I was quite interested in watching German film “Balloon” for a personal reason. It is based on an unbelievable real-life story which was also the basis of 1982 Disney film “Night Crossing” (1982), and that movie was incidentally one of numerous films I watched via TV during my childhood years. Although I must say that it is not a very good movie to say the least, I still remember well being thrilled by its several highlight moments, and I also came to love its dramatic score by Jerry Goldsmith, which is included in my vast collection of movie score albums.
From “Balloon”, I expected some improvement over “Night Crossing”, but it turns out to be another passable work on the whole. While it is a competent piece of work in technical aspects, the movie is unfortunately hampered by its pedestrian handling of story and characters just like its predecessor, and I must confess that I felt like merely watching a slightly modified revival during my viewing.
As many of you already know, the movie is about two East German families who successfully escaped their oppressive communist nation via their homemade hot-air balloon in 1979, and the first act of the movie focuses on the first escape attempt which was the mixed result of good and bad luck. Not long after attending a local community event, Peter Strelzyk (Friedrich Mücke) comes to see that the weather becomes quite ideal for the escape plan which he and his close friend Günter Wetzel (David Kross) have prepared for a long time along with their wives and Strelzyk’s adolescent older son. He immediately contacts Wetzel, but Wetzel backs from the plan in the last minute because he has been very uncertain about the plan for understandable reasons, so Strelzyk decides to escape only with his wife and two sons.
During the following night, Strelzyk and his family manage to leave their house with the balloon and other necessary things, while not drawing any suspicion from their neighbors including a secret police official who happens to live right across from their house. Once they arrive at a remote spot in the forest outside their town, Strelzyk and his older son quickly prepare for the take-off of their balloon, and everything seems to be going well as the balloon eventually leaves the ground, but, alas, the balloon goes down not long after that.
When they find that they fail to cross the border between East and West Germany, Strelzyk and his family certainly get scared, but they manage to return to where they left during the early morning without getting caught by the police or the border patrol. Once they are back in their house, they act very carefully for avoiding suspicion from others, but they are well aware of that the secret police will soon search for them, and Strelzyk comes to decide that they should try something else in East Berlin.
During its middle act which revolves around the Strelzyks’ rather clumsy attempt to escape in East Berlin, the movie loses some of its narrative momentum, and there are several contrived moments which do not work as well as intended, but it generates some suspension via a secret police officer named Seidel (Thomas Kretschmann), who slowly embarks on his investigation after the crashed balloon is discovered. Unfortunately, the Strelzyk left behind a few objects which can be traced back to them, and Seidel and his men have a considerable amount of resource for their investigation.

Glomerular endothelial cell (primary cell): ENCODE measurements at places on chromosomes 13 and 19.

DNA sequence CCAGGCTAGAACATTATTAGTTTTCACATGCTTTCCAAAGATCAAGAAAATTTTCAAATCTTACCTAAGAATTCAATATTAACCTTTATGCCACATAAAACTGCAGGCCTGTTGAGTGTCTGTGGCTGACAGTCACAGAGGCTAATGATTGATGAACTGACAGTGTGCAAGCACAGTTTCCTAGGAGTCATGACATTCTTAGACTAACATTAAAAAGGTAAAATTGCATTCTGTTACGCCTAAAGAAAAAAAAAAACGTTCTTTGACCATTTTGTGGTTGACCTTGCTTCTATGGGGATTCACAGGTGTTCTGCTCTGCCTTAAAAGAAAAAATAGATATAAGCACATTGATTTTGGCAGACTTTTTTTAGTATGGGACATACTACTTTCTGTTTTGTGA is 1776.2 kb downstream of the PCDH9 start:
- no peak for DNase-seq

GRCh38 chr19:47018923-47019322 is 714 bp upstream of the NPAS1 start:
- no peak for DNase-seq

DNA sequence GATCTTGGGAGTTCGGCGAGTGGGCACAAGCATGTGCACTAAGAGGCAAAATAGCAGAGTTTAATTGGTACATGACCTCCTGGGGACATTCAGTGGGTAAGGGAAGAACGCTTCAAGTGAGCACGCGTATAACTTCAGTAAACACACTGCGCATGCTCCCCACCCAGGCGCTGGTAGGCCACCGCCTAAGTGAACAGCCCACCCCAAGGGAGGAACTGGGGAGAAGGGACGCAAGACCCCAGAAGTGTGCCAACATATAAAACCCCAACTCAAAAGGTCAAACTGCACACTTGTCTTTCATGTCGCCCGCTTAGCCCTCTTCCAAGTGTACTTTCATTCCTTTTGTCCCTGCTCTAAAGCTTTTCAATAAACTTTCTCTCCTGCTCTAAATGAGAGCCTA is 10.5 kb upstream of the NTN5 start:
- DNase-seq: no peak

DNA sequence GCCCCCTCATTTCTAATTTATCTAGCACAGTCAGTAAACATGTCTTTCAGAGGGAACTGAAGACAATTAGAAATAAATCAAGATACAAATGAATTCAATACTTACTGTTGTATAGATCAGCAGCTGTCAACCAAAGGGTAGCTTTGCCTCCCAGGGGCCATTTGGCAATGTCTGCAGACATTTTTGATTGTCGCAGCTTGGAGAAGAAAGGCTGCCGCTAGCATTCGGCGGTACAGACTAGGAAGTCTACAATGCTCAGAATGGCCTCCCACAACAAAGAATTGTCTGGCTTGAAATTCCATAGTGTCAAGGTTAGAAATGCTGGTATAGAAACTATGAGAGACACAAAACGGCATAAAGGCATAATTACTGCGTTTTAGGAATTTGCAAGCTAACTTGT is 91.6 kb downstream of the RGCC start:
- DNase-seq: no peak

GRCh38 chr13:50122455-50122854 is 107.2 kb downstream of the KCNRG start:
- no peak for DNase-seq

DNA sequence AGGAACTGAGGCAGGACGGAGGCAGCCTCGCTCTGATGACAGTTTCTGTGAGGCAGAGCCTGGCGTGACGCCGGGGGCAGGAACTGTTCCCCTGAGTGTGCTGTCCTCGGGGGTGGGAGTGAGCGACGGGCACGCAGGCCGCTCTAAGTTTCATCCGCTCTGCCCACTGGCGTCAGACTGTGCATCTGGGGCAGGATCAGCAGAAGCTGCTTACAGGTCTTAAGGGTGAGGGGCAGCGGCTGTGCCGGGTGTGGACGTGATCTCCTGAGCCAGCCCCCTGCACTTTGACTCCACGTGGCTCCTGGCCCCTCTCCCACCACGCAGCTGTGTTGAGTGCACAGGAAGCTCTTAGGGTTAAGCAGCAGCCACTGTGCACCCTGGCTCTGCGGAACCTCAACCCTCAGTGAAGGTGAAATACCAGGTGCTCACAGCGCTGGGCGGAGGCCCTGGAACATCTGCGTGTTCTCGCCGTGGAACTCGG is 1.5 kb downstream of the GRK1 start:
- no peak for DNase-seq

Meanwhile, Strelzyk and his family come to realize that they have no choice but to escape via making the second balloon, and he also persuades Günter and his family to rejoin the plan. This time, they need a bigger balloon, and they certainly have to be more careful in buying materials for building their balloon. Furthermore, they must build the balloon as soon as possible, because the secret police suddenly appear in front of their houses at any moment.
However, the screenplay by director/co-producer/co-writer Michael Bully Herbig and his two co-writers Kit Hopkins and Thilo Röscheisen fails to accumulate dramatic tension during its last act mainly due to its thin storytelling and characterization. For example, a subplot involved with the relationship between Strelzyk’s son and a certain neighborhood girl is rather artificial, and the last-minute chase sequence is quite predictable without much tension on the screen. Although the main cast members of the film are well-cast, they are mostly limited by their bland characters, and Thomas Kretschmann is particularly wasted as being stuck with a thankless job of constantly looking grim and sour throughout the movie.
At least, the technical qualities of the film shine especially during the expected climactic part. Cinematographer Torsten Breuer did a commendable job of bringing considerable verisimilitude to the flying scenes in the film, and the music by Marvin Miller and Ralf Wengenmayr swells along with that, though I still miss those more rousing moments in Goldsmith’s score for “Night Crossing”.
“Balloon” is not a total bore at all, but it is still a disappointment in my humble opinion, and many archival photographs shown during its end credits only remind us of how the real-life story of the Strelzyks and the Wetzels is still much more interesting than the movie itself. It does float, but it does not soar as much as I hoped, and I can only wish the third time to be a charm.